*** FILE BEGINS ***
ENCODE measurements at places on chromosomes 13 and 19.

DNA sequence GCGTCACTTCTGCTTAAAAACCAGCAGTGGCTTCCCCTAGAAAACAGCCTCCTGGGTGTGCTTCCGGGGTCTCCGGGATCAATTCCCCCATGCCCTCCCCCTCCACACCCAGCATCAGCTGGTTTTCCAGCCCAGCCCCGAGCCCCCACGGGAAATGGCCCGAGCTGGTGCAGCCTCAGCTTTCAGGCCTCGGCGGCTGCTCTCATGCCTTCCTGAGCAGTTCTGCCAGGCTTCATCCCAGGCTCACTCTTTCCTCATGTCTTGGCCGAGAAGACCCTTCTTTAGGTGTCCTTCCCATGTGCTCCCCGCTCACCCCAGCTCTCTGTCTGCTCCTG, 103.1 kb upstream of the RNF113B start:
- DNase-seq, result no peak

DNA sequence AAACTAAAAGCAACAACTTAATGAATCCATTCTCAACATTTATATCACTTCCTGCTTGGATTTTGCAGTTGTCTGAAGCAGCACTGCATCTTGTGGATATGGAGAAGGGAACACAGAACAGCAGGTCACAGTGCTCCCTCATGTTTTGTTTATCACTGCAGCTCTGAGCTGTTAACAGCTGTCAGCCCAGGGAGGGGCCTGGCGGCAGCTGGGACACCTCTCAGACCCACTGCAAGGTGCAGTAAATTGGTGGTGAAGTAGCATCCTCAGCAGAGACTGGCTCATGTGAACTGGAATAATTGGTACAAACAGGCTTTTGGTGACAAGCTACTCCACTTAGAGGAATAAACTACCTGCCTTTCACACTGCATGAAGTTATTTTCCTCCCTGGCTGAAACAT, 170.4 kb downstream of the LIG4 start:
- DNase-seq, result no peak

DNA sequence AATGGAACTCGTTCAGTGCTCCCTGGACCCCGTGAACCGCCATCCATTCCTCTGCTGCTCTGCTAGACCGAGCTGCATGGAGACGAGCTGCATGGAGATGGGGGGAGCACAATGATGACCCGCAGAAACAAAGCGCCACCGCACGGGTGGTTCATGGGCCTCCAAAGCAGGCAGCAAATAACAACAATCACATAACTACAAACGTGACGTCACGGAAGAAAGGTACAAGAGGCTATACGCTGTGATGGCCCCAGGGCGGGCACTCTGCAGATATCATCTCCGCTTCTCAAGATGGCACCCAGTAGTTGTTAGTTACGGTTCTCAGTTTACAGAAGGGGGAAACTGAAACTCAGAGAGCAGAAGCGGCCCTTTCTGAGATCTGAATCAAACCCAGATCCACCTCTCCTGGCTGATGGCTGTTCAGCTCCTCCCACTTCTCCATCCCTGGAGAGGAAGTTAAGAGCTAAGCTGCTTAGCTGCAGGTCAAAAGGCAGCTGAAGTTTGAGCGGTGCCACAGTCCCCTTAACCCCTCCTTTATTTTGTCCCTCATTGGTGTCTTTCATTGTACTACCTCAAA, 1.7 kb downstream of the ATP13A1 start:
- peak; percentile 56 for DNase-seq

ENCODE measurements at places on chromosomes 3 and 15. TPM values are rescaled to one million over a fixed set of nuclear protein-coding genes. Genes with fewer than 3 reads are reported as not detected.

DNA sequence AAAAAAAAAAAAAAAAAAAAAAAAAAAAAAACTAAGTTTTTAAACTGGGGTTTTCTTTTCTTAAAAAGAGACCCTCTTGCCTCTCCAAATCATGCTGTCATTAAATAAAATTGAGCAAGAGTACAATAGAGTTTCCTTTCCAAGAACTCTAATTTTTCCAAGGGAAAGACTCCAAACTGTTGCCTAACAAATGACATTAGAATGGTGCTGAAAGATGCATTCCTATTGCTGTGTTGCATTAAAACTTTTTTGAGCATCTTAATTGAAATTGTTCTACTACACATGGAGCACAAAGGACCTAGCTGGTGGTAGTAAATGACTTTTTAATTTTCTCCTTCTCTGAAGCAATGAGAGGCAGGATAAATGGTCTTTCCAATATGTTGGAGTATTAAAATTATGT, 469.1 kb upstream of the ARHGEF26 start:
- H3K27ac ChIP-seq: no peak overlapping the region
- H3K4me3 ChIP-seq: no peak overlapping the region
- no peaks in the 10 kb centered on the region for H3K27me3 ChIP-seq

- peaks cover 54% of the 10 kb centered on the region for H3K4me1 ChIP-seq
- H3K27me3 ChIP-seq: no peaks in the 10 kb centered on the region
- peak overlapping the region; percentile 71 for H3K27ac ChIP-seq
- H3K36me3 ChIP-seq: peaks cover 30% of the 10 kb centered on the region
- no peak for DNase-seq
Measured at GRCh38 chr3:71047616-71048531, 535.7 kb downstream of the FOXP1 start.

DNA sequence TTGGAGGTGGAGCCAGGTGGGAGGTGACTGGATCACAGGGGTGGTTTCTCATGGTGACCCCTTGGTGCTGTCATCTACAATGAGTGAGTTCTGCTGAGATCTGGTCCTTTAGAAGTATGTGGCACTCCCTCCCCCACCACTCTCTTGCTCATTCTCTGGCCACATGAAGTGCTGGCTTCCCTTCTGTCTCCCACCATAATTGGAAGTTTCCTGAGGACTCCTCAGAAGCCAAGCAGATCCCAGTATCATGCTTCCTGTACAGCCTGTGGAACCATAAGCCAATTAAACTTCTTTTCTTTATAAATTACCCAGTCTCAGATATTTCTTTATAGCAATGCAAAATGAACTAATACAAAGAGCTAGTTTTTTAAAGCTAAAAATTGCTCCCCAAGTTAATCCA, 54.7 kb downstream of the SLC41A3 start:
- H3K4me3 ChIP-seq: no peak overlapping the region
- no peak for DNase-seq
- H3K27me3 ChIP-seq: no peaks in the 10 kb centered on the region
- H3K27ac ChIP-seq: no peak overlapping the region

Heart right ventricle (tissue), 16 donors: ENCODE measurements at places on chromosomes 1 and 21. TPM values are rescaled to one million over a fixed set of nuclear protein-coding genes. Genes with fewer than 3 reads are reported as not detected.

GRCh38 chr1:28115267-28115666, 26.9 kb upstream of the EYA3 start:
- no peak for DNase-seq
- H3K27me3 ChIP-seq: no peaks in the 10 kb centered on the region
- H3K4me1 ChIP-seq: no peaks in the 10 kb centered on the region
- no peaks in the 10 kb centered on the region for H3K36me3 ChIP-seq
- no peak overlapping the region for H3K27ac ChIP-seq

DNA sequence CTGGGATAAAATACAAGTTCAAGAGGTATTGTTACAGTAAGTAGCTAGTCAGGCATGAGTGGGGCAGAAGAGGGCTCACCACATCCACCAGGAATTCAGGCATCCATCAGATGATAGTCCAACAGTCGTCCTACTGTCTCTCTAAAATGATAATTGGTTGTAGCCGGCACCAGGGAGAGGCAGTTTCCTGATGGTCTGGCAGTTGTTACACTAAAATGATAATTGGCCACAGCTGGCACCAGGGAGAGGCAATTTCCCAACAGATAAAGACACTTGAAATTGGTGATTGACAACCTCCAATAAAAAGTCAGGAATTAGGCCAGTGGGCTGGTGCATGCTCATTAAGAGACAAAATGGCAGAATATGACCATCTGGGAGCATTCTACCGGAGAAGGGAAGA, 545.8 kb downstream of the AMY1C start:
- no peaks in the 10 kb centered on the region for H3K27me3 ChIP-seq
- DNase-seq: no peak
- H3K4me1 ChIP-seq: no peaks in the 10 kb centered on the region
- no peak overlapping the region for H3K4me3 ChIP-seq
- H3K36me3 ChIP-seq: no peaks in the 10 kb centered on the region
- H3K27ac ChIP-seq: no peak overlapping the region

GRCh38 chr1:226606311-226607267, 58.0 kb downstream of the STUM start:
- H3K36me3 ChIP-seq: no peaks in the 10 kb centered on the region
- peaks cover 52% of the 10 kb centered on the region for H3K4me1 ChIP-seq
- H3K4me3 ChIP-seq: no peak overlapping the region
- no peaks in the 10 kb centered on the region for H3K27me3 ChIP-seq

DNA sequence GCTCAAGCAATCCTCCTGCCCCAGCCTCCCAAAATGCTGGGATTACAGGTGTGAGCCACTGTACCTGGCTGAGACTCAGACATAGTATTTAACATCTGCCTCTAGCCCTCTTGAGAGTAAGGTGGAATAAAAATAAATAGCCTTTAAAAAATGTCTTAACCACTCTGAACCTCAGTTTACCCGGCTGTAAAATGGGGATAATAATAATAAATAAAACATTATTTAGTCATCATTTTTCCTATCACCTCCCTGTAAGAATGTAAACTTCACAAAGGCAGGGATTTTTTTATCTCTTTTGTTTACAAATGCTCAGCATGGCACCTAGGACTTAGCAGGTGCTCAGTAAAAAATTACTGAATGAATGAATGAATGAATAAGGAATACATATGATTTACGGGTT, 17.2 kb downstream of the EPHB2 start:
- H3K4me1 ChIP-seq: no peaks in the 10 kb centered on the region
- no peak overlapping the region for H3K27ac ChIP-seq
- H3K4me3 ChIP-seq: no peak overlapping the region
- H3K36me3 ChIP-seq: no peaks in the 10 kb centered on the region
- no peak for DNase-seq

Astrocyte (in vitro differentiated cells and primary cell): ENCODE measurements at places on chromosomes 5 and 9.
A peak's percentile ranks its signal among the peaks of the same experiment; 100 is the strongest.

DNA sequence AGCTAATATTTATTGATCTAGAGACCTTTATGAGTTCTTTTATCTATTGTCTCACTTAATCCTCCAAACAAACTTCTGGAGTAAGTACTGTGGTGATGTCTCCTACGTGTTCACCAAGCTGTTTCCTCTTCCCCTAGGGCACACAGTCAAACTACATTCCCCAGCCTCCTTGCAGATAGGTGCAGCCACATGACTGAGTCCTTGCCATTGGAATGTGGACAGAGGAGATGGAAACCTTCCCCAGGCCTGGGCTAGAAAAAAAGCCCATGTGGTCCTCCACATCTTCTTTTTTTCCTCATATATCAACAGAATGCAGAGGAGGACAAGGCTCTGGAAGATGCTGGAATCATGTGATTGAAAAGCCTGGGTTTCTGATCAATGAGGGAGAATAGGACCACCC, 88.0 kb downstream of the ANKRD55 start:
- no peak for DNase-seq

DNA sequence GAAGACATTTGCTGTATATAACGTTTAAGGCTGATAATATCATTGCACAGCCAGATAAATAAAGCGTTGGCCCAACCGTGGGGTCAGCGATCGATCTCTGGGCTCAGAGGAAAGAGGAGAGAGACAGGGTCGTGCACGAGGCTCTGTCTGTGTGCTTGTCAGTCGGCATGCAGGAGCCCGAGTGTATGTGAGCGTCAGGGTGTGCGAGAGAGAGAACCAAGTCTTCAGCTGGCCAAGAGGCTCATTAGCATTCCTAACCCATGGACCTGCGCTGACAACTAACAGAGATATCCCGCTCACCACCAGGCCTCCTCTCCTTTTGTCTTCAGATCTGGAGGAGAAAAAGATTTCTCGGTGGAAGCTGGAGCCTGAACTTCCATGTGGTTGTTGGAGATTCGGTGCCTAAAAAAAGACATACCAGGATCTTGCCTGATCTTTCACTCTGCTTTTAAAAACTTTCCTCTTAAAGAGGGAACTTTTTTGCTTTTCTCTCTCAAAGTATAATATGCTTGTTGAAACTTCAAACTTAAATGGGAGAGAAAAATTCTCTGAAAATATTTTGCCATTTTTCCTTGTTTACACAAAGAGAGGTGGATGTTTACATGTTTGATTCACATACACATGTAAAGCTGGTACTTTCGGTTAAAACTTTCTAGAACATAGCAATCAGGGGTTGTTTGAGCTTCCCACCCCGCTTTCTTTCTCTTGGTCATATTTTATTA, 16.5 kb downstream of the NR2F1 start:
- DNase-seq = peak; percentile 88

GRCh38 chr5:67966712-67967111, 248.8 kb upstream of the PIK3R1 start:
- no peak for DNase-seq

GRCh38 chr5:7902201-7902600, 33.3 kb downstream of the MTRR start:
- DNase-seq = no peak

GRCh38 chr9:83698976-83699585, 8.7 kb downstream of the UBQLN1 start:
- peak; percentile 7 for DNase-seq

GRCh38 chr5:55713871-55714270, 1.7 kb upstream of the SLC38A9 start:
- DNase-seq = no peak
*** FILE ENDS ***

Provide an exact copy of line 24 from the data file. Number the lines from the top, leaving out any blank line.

Heart right ventricle (tissue), 16 donors: ENCODE measurements at places on chromosomes 1 and 21. TPM values are rescaled to one million over a fixed set of nuclear protein-coding genes. Genes with fewer than 3 reads are reported as not detected.